The report which prompted the government's controversial move to throw open parallel importing is finally available on the Internet.
Although the New Zealand Institute of Economic Research report was completed in February, few interested parties had seen it when the government announced the measure in the Budget and introduced legislation the following morning.
Opposition MPs were told the report was not available when they tried to obtain it and the government blocked an Opposition proposal to send the bill to select committee for a week so it could be discussed.
Microsoft counsel Ron Eckstrom has also implied that the government misled his company over the process. Microsoft's main concern is that unlicensed import and distribution of its products will lead to wide-scale counterfeiting.
"We knew that there were discussions going on about parallel importing but we did not know it had even risen to the level of a debate," says Eckstrom.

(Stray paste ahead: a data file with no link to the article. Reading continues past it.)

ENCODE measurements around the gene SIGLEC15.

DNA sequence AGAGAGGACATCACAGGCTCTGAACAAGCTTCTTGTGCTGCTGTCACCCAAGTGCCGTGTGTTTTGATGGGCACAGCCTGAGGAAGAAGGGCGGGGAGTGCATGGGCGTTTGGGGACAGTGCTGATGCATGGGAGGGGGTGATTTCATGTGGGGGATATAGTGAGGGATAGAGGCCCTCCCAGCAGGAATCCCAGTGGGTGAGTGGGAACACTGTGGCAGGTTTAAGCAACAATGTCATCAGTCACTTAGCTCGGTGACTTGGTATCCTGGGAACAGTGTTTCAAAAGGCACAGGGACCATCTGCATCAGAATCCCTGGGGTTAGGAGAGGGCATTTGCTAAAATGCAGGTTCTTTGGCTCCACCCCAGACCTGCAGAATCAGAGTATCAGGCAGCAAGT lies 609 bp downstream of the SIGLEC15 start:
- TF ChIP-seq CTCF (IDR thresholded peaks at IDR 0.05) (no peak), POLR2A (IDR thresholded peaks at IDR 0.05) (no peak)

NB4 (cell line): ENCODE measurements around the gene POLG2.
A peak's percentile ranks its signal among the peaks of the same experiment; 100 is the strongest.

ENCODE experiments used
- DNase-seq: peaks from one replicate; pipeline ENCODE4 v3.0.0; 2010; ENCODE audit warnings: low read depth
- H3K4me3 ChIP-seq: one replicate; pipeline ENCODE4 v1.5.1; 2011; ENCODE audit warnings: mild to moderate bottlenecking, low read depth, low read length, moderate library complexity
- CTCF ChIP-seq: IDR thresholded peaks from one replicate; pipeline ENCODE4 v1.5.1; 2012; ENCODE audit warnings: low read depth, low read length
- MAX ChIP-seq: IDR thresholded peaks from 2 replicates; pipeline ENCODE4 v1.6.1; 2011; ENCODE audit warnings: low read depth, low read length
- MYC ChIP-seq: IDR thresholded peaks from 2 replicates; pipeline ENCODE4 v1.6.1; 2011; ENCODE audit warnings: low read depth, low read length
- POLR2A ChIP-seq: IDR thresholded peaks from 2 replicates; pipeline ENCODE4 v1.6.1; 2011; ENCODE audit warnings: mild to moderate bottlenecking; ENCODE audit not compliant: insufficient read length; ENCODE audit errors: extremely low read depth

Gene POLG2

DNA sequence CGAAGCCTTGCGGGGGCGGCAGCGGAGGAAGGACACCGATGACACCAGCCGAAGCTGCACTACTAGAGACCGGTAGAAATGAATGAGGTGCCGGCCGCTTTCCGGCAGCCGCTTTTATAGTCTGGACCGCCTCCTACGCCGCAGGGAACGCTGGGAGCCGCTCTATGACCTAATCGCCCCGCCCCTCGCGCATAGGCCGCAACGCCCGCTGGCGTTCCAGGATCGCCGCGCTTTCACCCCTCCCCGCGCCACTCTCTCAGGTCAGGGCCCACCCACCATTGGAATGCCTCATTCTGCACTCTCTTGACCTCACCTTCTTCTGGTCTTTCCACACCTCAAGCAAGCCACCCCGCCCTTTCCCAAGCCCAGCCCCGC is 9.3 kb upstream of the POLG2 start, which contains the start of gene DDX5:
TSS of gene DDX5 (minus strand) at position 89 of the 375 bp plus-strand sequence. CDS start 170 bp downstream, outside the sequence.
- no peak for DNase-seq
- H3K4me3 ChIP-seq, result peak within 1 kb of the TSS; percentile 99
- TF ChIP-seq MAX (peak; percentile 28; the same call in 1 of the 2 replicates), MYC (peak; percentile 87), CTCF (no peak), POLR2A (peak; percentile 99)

"We were told that this economic study was the first step and that a recommendation would be made and there would be a select committee where the industry would have the opportunity to make submissions. We were advised that it would be inappropriate for us to make submissions, given the early stage it was at.
"We would have thought that not only Microsoft and the motion picture industry, but New Zealand companies would also have liked to make submissions.
"It's incredible," says Eckstrom of the legislative change.
"It's definitely put New Zealand on the map, but I really don't know what's going to happen. Short of getting it changed, we've just embarked on a strategy to protect ourselves."
The report can be found at: www.moc.govt.nz/cae/parallel/index.html